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The paper offers an overview of, and critical comments on, Michael Krausz’s Limits of Rightness. It focuses on three key aspects of the book’s intellectual framework: the ideals of interpretation, the objects of interpretation, and the ontological commitments of interpretation. The paper discusses how exactly these aspects are related Krausz’s views on constructive realism, in particular its relation to objects of interpretation, become crucial. His comments on Paul Thom’s theory of interpretations provide a context for examining the role of ‘construction’ in objects per se and in works of art and a tripartite distinction between object, work and interpretation is proposed.
89. Philosophy in the Contemporary World: Volume > 12 > Issue: 1
Michael Krausz Replies: Interpretation and Codes of Culture
90. Philosophy in the Contemporary World: Volume > 12 > Issue: 1
Contributors
91. Philosophy in the Contemporary World: Volume > 12 > Issue: 1
Michael McKenna Introduction
92. Philosophy in the Contemporary World: Volume > 12 > Issue: 2
Cynthia Townley, Mitch Parsell The Cost of a Common Good: Putting a Price on Spam
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Common goods are notoriously vulnerable to destructive overuse. Indeed, certain online activities, such as spam, can jeopardize the very existence of the Internet. We defend an account of the net as a common good that provides the grounds for assessing various strategies for spam reduction.
93. Philosophy in the Contemporary World: Volume > 12 > Issue: 2
Catharine Abell The Public Cost of Private Ownership of Artworks
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I argue that artworks are of public value because aesthetic experience of them contributes to the development of our aestheticjudgement. I use two accounts of aesthetic judgement to explore how it might do so and how the private ownership of artworks could affect the development of our aesthetic judgement.
94. Philosophy in the Contemporary World: Volume > 12 > Issue: 2
Stephen Nathanson John Stuart Mill on the Ownership and Use of Land
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My aim in this paper is to describe some of John Stuart Mill’s views about property rights in land and some implications he drew for public policy. While Mill defends private ownership of land, he emphasizes the ways in which ownership of land is an anomaly that does not fit neatly into the usual views about private ownership. While most of MiII’s discussion assumes the importance of maximizing the productivity of land, he anticipates contemporary environmentalists by also expressing concerns about excessive exploitation of land for productive use. I extrapolate from these remarks to suggest changes that Mill might have favored regarding ownership rights ina world in which people aimed to decrease productivity. And, I suggest, it is a virtue of utilitarianism that it so readily supports changes in important principles when circumstances change significantly.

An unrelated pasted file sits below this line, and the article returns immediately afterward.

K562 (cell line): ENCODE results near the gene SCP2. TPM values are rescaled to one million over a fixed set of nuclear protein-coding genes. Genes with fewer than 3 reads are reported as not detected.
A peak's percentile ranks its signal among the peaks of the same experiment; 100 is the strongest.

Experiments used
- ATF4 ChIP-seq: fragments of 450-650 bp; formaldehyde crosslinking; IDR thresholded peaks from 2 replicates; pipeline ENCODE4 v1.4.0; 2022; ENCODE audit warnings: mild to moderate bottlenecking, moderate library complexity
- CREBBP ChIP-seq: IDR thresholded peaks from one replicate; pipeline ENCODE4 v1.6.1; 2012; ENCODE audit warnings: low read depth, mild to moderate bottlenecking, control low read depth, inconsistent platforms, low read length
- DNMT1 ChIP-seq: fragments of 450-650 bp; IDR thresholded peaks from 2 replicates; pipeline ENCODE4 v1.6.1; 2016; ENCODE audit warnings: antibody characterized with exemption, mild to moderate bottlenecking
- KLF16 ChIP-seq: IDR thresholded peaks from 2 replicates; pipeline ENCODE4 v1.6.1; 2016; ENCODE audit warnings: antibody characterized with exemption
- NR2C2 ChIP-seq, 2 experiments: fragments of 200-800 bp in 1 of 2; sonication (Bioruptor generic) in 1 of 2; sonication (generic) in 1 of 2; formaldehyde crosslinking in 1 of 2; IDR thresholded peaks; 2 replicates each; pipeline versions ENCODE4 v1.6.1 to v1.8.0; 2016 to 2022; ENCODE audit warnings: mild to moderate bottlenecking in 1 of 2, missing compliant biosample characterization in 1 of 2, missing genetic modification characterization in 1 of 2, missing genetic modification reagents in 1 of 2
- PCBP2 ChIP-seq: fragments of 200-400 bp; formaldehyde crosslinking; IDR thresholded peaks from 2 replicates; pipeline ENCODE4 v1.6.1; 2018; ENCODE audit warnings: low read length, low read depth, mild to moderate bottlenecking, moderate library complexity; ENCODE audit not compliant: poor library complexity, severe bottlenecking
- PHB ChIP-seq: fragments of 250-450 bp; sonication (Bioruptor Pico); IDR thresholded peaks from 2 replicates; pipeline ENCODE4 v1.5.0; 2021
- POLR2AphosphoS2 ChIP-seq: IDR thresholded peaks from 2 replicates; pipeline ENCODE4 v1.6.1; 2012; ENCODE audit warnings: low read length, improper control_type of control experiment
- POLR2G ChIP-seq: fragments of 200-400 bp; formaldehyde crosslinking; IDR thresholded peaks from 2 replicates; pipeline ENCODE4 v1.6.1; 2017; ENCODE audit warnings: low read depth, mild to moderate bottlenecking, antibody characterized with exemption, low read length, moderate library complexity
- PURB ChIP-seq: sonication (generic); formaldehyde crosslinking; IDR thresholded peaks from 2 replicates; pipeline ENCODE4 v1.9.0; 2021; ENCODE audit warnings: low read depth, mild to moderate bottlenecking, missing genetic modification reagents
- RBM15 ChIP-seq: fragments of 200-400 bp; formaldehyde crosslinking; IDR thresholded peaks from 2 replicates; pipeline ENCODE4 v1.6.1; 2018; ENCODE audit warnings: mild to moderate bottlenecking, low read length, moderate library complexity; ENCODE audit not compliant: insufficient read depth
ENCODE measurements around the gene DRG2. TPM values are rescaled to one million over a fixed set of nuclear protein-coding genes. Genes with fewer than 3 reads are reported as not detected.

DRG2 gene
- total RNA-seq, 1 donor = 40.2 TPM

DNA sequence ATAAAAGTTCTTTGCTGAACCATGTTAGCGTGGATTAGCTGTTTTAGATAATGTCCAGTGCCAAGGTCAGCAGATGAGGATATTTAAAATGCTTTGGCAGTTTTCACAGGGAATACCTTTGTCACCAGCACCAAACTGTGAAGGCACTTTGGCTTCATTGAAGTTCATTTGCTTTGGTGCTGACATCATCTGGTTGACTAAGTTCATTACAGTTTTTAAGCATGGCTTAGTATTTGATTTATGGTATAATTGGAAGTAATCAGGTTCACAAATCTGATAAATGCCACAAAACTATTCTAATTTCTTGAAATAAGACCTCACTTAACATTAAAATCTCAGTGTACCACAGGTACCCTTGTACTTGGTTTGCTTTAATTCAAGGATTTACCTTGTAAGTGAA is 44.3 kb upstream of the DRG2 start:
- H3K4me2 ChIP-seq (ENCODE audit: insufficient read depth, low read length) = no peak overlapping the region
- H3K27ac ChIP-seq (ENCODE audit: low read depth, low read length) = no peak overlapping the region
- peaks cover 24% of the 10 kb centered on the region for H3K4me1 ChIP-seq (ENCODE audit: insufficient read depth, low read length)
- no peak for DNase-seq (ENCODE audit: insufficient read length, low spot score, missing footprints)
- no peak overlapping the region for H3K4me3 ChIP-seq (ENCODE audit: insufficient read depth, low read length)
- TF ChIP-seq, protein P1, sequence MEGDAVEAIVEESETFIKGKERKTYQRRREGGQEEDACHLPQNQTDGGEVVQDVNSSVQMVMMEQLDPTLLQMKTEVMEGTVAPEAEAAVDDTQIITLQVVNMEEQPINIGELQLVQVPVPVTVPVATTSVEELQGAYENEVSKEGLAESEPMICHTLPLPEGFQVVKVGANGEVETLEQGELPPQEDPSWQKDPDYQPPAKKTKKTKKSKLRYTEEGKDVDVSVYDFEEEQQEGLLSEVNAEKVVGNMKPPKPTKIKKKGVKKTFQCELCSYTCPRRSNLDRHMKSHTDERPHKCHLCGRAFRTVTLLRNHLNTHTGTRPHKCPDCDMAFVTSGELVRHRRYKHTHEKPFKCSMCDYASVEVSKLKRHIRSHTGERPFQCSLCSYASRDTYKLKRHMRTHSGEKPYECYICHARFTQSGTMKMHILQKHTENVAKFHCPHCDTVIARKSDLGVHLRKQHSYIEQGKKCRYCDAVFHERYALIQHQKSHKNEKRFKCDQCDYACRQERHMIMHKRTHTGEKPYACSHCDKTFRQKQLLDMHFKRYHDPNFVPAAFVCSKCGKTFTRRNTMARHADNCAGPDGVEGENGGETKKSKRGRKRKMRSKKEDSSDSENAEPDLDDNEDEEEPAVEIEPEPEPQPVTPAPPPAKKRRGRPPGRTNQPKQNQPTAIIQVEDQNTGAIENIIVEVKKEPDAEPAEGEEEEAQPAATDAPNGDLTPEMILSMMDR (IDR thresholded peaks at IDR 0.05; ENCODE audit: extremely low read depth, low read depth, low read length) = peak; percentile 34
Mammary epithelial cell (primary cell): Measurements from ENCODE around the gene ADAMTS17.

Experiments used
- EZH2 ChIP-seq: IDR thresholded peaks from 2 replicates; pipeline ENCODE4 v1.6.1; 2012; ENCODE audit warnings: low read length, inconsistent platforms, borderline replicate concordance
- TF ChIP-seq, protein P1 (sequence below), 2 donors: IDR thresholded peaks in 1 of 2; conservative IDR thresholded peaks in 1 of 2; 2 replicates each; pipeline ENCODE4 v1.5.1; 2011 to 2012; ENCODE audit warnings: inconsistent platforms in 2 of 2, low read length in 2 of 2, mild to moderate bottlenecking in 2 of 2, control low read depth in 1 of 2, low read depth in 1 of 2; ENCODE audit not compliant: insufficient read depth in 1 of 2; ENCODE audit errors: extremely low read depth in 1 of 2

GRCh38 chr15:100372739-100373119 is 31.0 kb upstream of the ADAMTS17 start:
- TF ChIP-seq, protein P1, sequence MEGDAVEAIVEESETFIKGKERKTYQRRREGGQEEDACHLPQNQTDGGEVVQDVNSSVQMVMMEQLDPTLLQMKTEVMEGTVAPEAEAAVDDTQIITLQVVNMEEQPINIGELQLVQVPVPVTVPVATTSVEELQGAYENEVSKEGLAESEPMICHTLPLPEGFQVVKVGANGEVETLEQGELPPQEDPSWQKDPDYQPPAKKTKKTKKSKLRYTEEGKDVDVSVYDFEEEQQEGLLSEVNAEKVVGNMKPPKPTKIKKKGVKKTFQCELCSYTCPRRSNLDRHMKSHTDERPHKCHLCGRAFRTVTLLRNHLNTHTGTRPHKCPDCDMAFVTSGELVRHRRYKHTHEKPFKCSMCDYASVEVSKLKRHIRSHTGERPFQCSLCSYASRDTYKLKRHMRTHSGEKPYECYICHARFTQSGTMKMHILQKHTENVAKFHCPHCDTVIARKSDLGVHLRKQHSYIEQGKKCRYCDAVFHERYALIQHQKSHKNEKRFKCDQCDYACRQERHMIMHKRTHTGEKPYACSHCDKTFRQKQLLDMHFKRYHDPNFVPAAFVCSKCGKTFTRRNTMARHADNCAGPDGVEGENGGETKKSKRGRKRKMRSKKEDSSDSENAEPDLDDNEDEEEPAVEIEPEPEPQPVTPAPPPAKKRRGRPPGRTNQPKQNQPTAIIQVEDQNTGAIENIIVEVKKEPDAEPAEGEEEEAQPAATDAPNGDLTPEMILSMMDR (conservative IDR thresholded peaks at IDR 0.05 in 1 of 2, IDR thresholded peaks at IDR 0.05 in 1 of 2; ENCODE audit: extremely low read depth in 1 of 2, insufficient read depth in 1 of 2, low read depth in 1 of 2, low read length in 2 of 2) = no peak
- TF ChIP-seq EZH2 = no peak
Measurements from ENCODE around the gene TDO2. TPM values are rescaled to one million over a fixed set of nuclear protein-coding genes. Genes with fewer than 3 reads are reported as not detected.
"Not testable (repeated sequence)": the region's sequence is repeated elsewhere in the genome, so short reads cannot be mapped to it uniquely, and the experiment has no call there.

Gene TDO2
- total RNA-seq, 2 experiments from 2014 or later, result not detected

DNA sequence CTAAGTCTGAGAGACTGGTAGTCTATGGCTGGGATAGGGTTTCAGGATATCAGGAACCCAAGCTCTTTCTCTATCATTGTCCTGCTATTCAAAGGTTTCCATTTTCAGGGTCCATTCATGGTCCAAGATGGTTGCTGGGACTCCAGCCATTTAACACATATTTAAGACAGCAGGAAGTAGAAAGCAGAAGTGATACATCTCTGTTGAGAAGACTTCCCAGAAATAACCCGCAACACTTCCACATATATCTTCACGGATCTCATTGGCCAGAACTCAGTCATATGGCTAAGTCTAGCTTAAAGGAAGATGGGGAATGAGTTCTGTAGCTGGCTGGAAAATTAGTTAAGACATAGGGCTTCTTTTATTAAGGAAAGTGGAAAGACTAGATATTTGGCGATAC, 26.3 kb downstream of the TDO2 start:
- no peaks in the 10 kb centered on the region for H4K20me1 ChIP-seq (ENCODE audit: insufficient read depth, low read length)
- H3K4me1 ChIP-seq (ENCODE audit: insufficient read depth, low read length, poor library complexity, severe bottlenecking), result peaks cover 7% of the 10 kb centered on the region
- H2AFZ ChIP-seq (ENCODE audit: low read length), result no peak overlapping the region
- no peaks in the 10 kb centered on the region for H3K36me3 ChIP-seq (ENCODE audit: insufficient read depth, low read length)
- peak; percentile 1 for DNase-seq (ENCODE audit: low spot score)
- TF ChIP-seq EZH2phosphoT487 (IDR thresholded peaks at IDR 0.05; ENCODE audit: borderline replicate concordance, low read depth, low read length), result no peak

95. Philosophy in the Contemporary World: Volume > 12 > Issue: 2
Michael Monahan Private Property and Public Interest
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In this paper I explore the limitations of liberal political theory in relation to the notions of public property and public interest. I argue that the fundamentally atomistic and individualistic ontological foundations of the liberal tradition preclude any coherent notion of public goods and public interest.
96. Philosophy in the Contemporary World: Volume > 12 > Issue: 2
John Hadley Excluding Destruction: Towards an Environmentally Sustainable Libertarian Property Rights Regime
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In this paper I argue that the potentially environmentally destructive scope of a libertarian property rights regime can be narrowed by applying reasonable limits to those rights. I will claim that excluding the right to destroy from the libertarian property rights bundle is consistent with self-ownership and Robert Nozick’s interpretation of the Lockean proviso.
97. Philosophy in the Contemporary World: Volume > 12 > Issue: 2
Ronald Sandler Private Ownership and Common Goods
98. Philosophy in the Contemporary World: Volume > 12 > Issue: 2
David K. Chan Should Human Genes Be Patented?
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Is genetic technology a special case, for which patents are inappropriate? I discuss concerns about commodification of human genes that are the common heritage of humankind. Genetic technology has the potential to irreversibly change the basis of our humanity. Public ownership of genetic technology is a democratic alternative to patenting.
99. Philosophy in the Contemporary World: Volume > 12 > Issue: 2
Murray Hofmans-Sheard Preserving Common Rights Within Private Property: A Lockean Reconciliation
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I develop an account of private property that preserves public participation and access. A focus on the initial state of common ownership, labour, and the proviso reveals that standard Lockean defences of property ignore important common interests. In consequence, property rights over environmentally significant goods must be less strong than full liberal rights, and I show how these will be designed.
100. Philosophy in the Contemporary World: Volume > 12 > Issue: 2
Robert Streiffer An Ethical Analysis of Ojibway Objections to Genomics and Genetics Research on Wild Rice
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I analyze Ojibway objections to genomics and genetics research on wild rice. Although key academic and industry participants in this research have dismissed their objections out of hand, my analysis supports the conclusion that the objections merit serious consideration, even by those who do not share the Ojibway’s religious beliefs.